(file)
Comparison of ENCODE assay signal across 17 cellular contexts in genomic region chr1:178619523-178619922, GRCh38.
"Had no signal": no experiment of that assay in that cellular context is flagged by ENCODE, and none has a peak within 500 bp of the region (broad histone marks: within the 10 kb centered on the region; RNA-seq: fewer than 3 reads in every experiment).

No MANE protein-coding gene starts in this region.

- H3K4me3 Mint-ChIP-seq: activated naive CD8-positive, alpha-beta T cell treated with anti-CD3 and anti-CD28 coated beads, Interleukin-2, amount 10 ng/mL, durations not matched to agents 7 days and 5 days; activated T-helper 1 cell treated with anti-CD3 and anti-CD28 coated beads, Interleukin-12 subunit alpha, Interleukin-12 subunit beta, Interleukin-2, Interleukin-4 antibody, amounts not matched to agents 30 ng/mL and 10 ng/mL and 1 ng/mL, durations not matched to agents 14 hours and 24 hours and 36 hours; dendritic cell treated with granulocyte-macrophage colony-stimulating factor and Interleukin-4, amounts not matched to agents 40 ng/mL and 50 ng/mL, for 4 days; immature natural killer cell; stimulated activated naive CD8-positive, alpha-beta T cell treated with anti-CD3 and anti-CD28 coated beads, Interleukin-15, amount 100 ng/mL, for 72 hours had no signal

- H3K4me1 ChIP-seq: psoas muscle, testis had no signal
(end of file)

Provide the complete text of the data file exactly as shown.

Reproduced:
Comparison of ENCODE assay signal across 17 cellular contexts in genomic region chr1:178619523-178619922, GRCh38.
"Had no signal": no experiment of that assay in that cellular context is flagged by ENCODE, and none has a peak within 500 bp of the region (broad histone marks: within the 10 kb centered on the region; RNA-seq: fewer than 3 reads in every experiment).

No MANE protein-coding gene starts in this region.

- H3K4me3 Mint-ChIP-seq: activated naive CD8-positive, alpha-beta T cell treated with anti-CD3 and anti-CD28 coated beads, Interleukin-2, amount 10 ng/mL, durations not matched to agents 7 days and 5 days; activated T-helper 1 cell treated with anti-CD3 and anti-CD28 coated beads, Interleukin-12 subunit alpha, Interleukin-12 subunit beta, Interleukin-2, Interleukin-4 antibody, amounts not matched to agents 30 ng/mL and 10 ng/mL and 1 ng/mL, durations not matched to agents 14 hours and 24 hours and 36 hours; dendritic cell treated with granulocyte-macrophage colony-stimulating factor and Interleukin-4, amounts not matched to agents 40 ng/mL and 50 ng/mL, for 4 days; immature natural killer cell; stimulated activated naive CD8-positive, alpha-beta T cell treated with anti-CD3 and anti-CD28 coated beads, Interleukin-15, amount 100 ng/mL, for 72 hours had no signal

- H3K4me1 ChIP-seq: psoas muscle, testis had no signal